Tony John, Port Harcourt
A non-governmental organisation, We the People, has expressed fears that the composition of various State Panels of Inquiry might undermine the genuine intention of federal and state governments to investigate the activities of the disbanded Special Anti-Robbery Squad (SARS).
Executive Director of We the People, Ken Henshaw, expressed this in a statement he issued in Port Harcourt, Rivers State, Thursday.
Henshaw noted that the manner of composition of members of the panel in some states might not achieve the agenda of the #EndSARS campaigners.
“While we commend the various governments that have taken this step for finally bending to the pressure of demands to work towards ending Police brutality, We the People is nonetheless concerned that the composition of the various state Panels of Inquiry could seriously undermine the process.
“We the People notes that the manner some of the panels have been established deflects from their real purpose and may not achieve the expected outcomes. For instance, we note that in Cross River state, the Panel is without any civil society actors or any participant of the EndSars campaign.
“The seven-man panel set up by Governor Ben Ayade of Cross River State has three current appointees of the government including a serving special adviser, one serving High Court Judge, one retired judge and two private businessmen.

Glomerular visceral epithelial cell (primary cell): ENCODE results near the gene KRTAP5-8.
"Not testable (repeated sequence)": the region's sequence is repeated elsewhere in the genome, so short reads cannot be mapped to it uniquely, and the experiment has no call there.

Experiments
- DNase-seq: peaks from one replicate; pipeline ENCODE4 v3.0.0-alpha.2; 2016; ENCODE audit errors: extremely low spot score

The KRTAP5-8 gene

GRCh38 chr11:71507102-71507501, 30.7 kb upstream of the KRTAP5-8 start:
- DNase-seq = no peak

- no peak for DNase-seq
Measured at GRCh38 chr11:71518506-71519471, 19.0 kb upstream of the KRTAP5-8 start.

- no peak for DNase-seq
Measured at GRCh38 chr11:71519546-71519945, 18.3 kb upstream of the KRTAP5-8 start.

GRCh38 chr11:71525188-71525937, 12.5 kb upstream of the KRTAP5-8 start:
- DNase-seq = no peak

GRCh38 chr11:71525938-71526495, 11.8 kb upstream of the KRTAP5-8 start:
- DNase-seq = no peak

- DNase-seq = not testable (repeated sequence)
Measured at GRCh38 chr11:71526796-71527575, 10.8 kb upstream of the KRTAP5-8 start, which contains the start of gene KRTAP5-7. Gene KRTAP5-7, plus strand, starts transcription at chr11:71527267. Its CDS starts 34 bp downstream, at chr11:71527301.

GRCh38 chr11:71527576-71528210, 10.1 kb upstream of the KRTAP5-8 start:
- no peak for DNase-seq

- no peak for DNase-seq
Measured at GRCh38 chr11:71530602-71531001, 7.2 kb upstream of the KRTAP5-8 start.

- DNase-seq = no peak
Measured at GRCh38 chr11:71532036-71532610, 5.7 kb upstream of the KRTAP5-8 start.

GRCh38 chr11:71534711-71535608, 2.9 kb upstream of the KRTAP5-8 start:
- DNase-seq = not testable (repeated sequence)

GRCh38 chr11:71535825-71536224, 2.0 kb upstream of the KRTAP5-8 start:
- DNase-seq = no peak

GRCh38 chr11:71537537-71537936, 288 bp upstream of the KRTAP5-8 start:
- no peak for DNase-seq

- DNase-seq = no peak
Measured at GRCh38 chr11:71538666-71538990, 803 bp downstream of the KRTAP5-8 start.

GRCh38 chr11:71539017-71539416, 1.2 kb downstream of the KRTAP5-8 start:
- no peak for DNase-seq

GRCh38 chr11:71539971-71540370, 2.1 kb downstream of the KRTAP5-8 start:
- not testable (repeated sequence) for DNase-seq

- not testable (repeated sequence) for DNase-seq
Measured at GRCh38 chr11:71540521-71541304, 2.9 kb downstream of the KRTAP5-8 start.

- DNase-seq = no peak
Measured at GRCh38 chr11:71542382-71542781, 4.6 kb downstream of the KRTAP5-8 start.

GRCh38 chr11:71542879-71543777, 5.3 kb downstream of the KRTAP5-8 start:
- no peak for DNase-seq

“It is shocking that the government did not deem it appropriate to include any person from the group of agitators or civil society. Similar concerns have been raised about the composition of the panels of inquiry in other states too”, he expressed.
According to the Executive Director of We the People, “the decision of state governments in proceeding to set up Panels of Inquiry to investigate complains of Police brutality with the membership of civil society organizations or persons from the EndSARS movement is unfortunate and sad”.
The group argued that the failure of the Panel of Inquiry to be inclusive and objective, the outcome of the investigation would be a preordained result.
“We are concerned that the level of independence required to ensure the credibility, objectivity and efficiency of the panels may already have been lost.
“The fact that governors have opted to threaten this very important processes through their decision to appoint cronies and friends into the panels indicate that they have still not come to terms with the need and concerns of Nigerians for an end to law enforcement brutality and justice for atrocities committed,” Henshaw noted.